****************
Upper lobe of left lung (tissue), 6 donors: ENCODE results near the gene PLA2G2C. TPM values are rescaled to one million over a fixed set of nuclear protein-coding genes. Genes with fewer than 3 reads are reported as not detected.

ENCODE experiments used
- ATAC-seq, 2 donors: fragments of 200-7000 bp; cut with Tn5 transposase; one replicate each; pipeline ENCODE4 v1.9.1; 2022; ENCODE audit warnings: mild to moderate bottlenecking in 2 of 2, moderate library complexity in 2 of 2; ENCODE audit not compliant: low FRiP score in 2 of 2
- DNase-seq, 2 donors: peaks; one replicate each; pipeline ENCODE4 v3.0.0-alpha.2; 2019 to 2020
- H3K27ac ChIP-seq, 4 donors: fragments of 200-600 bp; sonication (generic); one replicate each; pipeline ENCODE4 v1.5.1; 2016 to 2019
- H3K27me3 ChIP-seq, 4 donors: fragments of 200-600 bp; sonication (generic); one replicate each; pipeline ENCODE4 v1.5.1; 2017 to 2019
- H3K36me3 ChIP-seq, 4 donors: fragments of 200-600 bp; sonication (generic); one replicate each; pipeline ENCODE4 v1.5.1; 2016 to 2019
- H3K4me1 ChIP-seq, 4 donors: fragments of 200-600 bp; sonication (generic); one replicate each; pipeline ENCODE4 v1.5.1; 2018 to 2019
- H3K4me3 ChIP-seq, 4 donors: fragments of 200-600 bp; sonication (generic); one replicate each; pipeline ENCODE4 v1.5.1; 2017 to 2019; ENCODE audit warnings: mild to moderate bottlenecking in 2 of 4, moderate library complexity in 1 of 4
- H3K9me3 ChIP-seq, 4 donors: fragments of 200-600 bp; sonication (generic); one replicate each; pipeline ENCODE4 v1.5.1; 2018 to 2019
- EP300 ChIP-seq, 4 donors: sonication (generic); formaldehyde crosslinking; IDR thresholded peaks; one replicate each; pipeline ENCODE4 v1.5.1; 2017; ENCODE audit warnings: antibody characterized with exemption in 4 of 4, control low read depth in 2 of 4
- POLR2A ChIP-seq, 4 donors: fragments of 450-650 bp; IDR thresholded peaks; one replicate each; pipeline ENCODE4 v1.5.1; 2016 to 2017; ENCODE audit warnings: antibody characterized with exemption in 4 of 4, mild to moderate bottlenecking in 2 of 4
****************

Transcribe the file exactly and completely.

Upper lobe of left lung (tissue), 6 donors: ENCODE results near the gene PLA2G2C. TPM values are rescaled to one million over a fixed set of nuclear protein-coding genes. Genes with fewer than 3 reads are reported as not detected.

ENCODE experiments used
- ATAC-seq, 2 donors: fragments of 200-7000 bp; cut with Tn5 transposase; one replicate each; pipeline ENCODE4 v1.9.1; 2022; ENCODE audit warnings: mild to moderate bottlenecking in 2 of 2, moderate library complexity in 2 of 2; ENCODE audit not compliant: low FRiP score in 2 of 2
- DNase-seq, 2 donors: peaks; one replicate each; pipeline ENCODE4 v3.0.0-alpha.2; 2019 to 2020
- H3K27ac ChIP-seq, 4 donors: fragments of 200-600 bp; sonication (generic); one replicate each; pipeline ENCODE4 v1.5.1; 2016 to 2019
- H3K27me3 ChIP-seq, 4 donors: fragments of 200-600 bp; sonication (generic); one replicate each; pipeline ENCODE4 v1.5.1; 2017 to 2019
- H3K36me3 ChIP-seq, 4 donors: fragments of 200-600 bp; sonication (generic); one replicate each; pipeline ENCODE4 v1.5.1; 2016 to 2019
- H3K4me1 ChIP-seq, 4 donors: fragments of 200-600 bp; sonication (generic); one replicate each; pipeline ENCODE4 v1.5.1; 2018 to 2019
- H3K4me3 ChIP-seq, 4 donors: fragments of 200-600 bp; sonication (generic); one replicate each; pipeline ENCODE4 v1.5.1; 2017 to 2019; ENCODE audit warnings: mild to moderate bottlenecking in 2 of 4, moderate library complexity in 1 of 4
- H3K9me3 ChIP-seq, 4 donors: fragments of 200-600 bp; sonication (generic); one replicate each; pipeline ENCODE4 v1.5.1; 2018 to 2019
- EP300 ChIP-seq, 4 donors: sonication (generic); formaldehyde crosslinking; IDR thresholded peaks; one replicate each; pipeline ENCODE4 v1.5.1; 2017; ENCODE audit warnings: antibody characterized with exemption in 4 of 4, control low read depth in 2 of 4
- POLR2A ChIP-seq, 4 donors: fragments of 450-650 bp; IDR thresholded peaks; one replicate each; pipeline ENCODE4 v1.5.1; 2016 to 2017; ENCODE audit warnings: antibody characterized with exemption in 4 of 4, mild to moderate bottlenecking in 2 of 4